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Creativity or You Are Less Important Than You Think You Are

I've been gathering my thoughts on this subject for a while now. In a way because self-realization has become one of the most important goals of today yet it keeps daunting us. It's a luxury and a nemesis at the same time. American psychologist A. Maslow known best for creating Maslow's hierarchy of needs put self-actualization on top of it, meaning after our basic and psychological needs are met, after we have food on our table and no lions around to attack us, after we feel loved and a sense belongingness, we start thinking about something that previous generations most likely didn't have too much time to think of: what the hell do I WANT to do with my life?

The modern version of Maslow's hierarchy of needs

When I think of creativity, I think of my sister. Since she was a kid, she used to collect everything, and I mean literally everything. Candy papers, dead insects, stones (not even the pretty ones), old tickets, etc. We used to fight because we shared the room growing up and eventually I had to divide the room with a proper demarcation line so that her stuff wouldn't travel to my side (especially when we were at war). I never understood, but I admired her need to drag all those things and then try to create something from it (a creative mess?). Without a big goal, without a plan, not afraid to get her hands dirty, without the need to show it to someone, she would sit at her desk for hours (pretending to do her homework) and draw, (de)construct or just observe her collection of random thingies. Till today she is one of the most creative people I know. 

Probably that is somehow recognisable, when we're kids, we have this inherent ability to get into creative flow but at some point in life we start losing it, we become more self-conscious, we start overthinking, we become afraid of being judged so we start judging and criticising others.. it takes so many inspiring ted talks and good self-help books to try to get our mojo back, to become those fearless creators immersed in paint, dirt or notes.

You are not so important

One of the things that stops us from doing something creative (and that can be anything, from cooking a new dish to writing a screenplay) is this need to do it GOOD. We feel responsible to perform, to only create something we (or others) will be proud of. The possibility of investing our time and energy in something and ending up with a result that does not satisfy us or makes us cringe, is so terrifying that it stops us from even trying. But unless you're born some kind of child prodigy and whatever you touch turns to gold, you are going to FAIL. You will create things that you might actually be ashamed of, things that you won't feel like seeing again (believe me, I could make a playlist of videos of me dancing that I would not want to watch again). But without those, it's highly unlikely you will start creating something good or something you will be at least ok with.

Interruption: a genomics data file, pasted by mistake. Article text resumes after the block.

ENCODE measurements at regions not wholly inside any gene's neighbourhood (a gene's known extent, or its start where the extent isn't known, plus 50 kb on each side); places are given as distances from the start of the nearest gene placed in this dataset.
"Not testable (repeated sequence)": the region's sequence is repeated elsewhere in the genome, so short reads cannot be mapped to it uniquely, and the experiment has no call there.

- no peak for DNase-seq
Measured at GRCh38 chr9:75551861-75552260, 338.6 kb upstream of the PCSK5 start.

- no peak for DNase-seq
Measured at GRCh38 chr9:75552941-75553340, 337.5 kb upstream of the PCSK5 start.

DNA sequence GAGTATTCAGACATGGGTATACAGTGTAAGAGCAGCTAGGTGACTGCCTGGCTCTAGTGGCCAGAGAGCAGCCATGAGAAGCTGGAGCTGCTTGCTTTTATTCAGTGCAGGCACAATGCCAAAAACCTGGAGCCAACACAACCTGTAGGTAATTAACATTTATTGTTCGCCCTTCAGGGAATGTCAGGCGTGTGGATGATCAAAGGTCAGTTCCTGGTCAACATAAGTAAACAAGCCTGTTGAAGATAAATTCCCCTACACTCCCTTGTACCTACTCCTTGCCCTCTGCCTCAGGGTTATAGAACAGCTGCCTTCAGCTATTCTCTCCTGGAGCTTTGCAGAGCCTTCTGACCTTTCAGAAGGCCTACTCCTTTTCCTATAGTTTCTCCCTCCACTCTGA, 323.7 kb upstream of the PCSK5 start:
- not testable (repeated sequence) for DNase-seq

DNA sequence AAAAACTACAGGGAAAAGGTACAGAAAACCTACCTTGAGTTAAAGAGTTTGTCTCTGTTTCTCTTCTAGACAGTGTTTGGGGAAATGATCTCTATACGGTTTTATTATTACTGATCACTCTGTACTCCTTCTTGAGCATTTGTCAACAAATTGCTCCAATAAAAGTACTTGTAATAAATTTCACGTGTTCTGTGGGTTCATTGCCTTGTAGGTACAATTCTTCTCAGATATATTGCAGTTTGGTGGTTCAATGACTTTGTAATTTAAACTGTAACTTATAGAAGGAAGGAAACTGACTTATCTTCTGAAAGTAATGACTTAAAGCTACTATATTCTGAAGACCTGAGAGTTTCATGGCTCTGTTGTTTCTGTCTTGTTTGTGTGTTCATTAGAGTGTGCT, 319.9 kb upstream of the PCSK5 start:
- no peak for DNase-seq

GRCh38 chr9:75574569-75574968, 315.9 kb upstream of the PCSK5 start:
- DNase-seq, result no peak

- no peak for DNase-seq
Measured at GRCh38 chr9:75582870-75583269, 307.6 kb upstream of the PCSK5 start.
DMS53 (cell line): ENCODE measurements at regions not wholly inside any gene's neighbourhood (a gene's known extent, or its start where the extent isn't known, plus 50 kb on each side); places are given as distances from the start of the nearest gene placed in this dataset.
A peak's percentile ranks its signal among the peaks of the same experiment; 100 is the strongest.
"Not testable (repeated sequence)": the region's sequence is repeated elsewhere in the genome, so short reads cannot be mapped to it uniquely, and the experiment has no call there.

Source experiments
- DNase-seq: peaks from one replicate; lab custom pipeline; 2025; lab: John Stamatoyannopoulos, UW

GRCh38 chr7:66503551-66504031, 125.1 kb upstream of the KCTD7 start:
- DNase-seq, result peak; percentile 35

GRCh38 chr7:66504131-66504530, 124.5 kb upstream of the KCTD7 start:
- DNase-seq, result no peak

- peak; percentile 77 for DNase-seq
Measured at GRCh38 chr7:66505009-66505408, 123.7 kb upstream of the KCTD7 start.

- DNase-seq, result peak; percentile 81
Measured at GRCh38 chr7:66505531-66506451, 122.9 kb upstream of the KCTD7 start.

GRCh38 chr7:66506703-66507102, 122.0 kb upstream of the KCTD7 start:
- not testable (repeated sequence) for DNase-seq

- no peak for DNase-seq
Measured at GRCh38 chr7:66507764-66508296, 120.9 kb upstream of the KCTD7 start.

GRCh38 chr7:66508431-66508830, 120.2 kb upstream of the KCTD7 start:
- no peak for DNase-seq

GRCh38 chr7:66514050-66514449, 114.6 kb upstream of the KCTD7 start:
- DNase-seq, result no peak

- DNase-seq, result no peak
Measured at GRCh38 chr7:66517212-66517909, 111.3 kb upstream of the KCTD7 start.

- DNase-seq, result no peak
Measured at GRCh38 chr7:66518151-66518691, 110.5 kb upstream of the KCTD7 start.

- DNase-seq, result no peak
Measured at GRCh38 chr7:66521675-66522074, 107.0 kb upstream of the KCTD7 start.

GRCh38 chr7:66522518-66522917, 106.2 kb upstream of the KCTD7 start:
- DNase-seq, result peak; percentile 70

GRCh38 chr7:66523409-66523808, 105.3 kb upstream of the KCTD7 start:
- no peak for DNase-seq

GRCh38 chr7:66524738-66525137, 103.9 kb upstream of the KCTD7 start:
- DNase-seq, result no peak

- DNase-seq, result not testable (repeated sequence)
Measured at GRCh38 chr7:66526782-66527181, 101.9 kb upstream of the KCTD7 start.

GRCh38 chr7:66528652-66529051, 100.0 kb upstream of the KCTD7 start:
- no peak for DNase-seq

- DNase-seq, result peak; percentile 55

Creativity is like a language, you can learn it from all the books in the world but if you don't actually start speaking and using it, it will not work. Once you start speaking, you will make mistakes. You will get stuck in the middle of the sentence thinking if the word "table" is feminine or masculine. You will say "penis" instead of "the beat" (true story), but most importantly you will get better. You will learn your lessons. You will learn a language. I truly believe we can learn (or relearn) creativity the same way, by trial and error. 

There is this fear that stops us from being creative: the fear of creating something bad or mediocre (or not good enough, whatever that "enough" means to you). You don't have to be a perfectionist to experience it. Creativity honestly is a vulnerable process. We express something very true to ourselves, we put out our deepest ideas, feelings, experiences on the table and we show it to the world. We leave it to the others to have opinions about it. We can get hurt. However, the world does not care for bad or mediocre art, people want to see good things and it's a consoling idea. You are free to create mediocre/boring/unoriginal art as long as you want until slowly you access your voice that will feel more authentic, until you will create things you are proud of.